Unfortunately, you cannot buy extra attachments to make any other kinds of pasta using the machine, so you are limited to basic noodles. An included clamp secures the machine to the counter.
Why Trust Us?
We spent 80 hours researching pasta makers, evaluating each product to determine the nine best models on the market. We looked for durability, ease of use, the types of pasta you can make with the machine, how easy it is to clean and its overall size.
In addition, we checked the material the machine is made of, the extras you can buy separately and the attractiveness of the appliance since some larger models might be left out on the kitchen counter.
We also looked for good value – how a pasta maker performed in relation to its price. Most people who love to cook are willing to spend a reasonable amount on good-quality kitchen tools, but that doesn't mean they're willing to overpay, even for a name brand.
We found that well-made, but modestly priced pasta makers can yield excellent pasta. The multi-faceted, electrically powered Philips Avance Collection Pasta Maker is 10 times more expensive than the HomeStart HST5018 Pasta Maker. The Philips does more things and works faster, but the HomeStart nonetheless is a sturdy machine that makes excellent pasta using a hand crank.
How We Researched
To learn as much as possible about pasta makers during our 80 hours of research, we scoured the internet for information and watched user videos. We also read food blogs and magazine articles and watched television cooking shows.
We looked at each manufacturer's website, read and evaluated their claims, and examined consumer reviews. Afterward, we scored each machine based on overall performance, durability, ease of operation, how much of a mess it makes during operation, and how easy it is to clean.
How Much Do Pasta Makers Cost?
Hand-crank pasta makers range in price from $30 to around $100, while motorized pasta makers can cost anywhere from $70 to $300, depending on the style.
Another style of "pasta" maker that has recently become popular is the veggie pasta spiralizer. These machines, like the Spiralizer Ultimate 7-blade, convert zucchini, summer squash, potatoes, cucumbers, sweet potatoes, carrots and more into "noodles" you can use much like traditional pasta in many dishes. This is a great option for gluten-free eating and dieting or just to change up your pasta routine.
Another way to make homemade pasta is to use an attachment for your KitchenAid stand mixer. Individually, these can cost anywhere from $60 to $125. However, you can often find a three-pack, like the KitchenAid KSMPRA 3-Piece Pasta Roller & Cutter Attachment Set, on sale, which makes it a bit more affordable.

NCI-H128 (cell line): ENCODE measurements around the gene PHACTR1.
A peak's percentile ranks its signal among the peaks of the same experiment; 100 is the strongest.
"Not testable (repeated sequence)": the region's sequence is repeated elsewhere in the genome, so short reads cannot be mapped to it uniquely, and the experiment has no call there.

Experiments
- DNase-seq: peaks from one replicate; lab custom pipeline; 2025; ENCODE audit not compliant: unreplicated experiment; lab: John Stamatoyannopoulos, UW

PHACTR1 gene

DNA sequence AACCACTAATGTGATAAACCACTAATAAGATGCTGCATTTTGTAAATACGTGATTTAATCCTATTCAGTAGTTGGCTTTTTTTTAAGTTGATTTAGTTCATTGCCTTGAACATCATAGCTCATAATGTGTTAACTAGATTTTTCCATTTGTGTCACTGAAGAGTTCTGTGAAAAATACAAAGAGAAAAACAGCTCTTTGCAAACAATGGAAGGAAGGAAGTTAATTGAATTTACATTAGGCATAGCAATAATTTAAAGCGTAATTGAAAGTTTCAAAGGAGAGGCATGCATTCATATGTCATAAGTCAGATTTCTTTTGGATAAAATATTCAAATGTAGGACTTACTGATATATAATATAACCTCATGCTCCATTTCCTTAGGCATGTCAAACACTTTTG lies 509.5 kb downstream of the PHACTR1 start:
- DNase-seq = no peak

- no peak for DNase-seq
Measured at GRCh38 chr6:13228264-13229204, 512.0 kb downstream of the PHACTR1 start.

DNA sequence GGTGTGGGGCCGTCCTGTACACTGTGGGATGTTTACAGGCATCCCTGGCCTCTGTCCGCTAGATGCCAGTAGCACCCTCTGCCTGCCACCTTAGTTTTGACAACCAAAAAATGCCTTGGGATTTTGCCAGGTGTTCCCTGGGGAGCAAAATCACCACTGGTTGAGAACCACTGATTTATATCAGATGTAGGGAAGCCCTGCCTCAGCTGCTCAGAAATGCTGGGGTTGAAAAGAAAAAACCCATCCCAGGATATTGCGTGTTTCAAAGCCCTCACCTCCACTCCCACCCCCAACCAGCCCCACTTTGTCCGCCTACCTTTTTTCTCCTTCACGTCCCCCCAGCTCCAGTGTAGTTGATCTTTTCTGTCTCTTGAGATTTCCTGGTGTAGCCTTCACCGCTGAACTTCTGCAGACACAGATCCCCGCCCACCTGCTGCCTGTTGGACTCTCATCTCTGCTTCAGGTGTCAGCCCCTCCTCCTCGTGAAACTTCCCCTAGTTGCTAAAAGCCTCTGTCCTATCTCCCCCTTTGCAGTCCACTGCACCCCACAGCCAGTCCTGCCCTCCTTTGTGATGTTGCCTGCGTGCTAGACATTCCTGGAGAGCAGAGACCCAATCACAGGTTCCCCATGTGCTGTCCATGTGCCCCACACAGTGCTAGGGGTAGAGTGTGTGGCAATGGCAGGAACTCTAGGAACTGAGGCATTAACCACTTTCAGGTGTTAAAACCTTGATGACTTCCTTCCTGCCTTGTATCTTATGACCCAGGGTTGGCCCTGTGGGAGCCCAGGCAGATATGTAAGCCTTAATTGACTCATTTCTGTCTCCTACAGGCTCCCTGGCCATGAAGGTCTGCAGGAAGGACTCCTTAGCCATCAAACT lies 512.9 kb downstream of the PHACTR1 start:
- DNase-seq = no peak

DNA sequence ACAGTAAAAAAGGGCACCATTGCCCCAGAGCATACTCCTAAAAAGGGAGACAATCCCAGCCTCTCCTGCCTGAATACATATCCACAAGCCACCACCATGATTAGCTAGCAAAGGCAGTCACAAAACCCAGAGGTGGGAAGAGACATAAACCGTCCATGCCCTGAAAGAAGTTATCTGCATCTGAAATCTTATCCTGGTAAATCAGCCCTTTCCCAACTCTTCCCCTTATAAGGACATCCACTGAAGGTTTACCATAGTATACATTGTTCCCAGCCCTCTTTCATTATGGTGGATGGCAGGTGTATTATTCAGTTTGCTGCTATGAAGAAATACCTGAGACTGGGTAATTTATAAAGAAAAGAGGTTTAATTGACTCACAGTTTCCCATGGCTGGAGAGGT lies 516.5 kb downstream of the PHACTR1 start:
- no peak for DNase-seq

What to Look For in a Pasta Maker
Other Standard best-picks
Hand-Crank or Electric
Depending on your cooking style, an old-fashioned hand-crank pasta maker might appeal to you, since these often cost somewhat less and make fine pasta. However, if you have any mobility issues and don't want to turn a crank, or you simply want to spend more time creating the perfect sauce, the automatic electric models do all the mixing, kneading and extruding for you.
Most basic pasta makers let you make flattened sheets of dough that you can use for lasagna, or you can run them through slicers on the machine to create spaghetti and fettuccine noodles. If you want to make other shapes, it's smart to buy a brand that lets you purchase extra attachments so you can make the specialty pastas that you love.
If you are the owner of a KitchenAid stand mixer, there are two sets of attachments that we recommend looking into if you are serious about making your own fresh pasta. The KSMPEXTA Gourmet Pasta Press Attachment comes with six different pasta plates, allowing you to make spaghetti, bucatini, rigatoni, fusilli, large or small macaroni. If flat noodles are more your thing, then the KitchenAid KSMPRA 3-Piece Pasta Roller & Cutter Attachment Set is the way to go. With this wide attachment, your KitchenAid mixer can create fettuccine, and spaghetti while the pasta roller can roll 6-inch wide sheets of pasta with eight different thickness settings. Lasagna, anyone?
Many pasta makers, even those that are modestly priced, are made of metal and will last a long time. Generally, people find stainless steel works well and lasts a long time. However, the partly plastic, partly metal electric pasta makers hold up quite well and are highly popular with consumers because of their fine performance and lasting power. In essence, it comes down to personal preference.
Pasta makers range in price from as low as $45 to as much as $259. Price depends a lot on whether the machine is automatic or hand-cranked as well as the materials it’s made of. However, you don’t need to spend a lot to get a good-quality machine.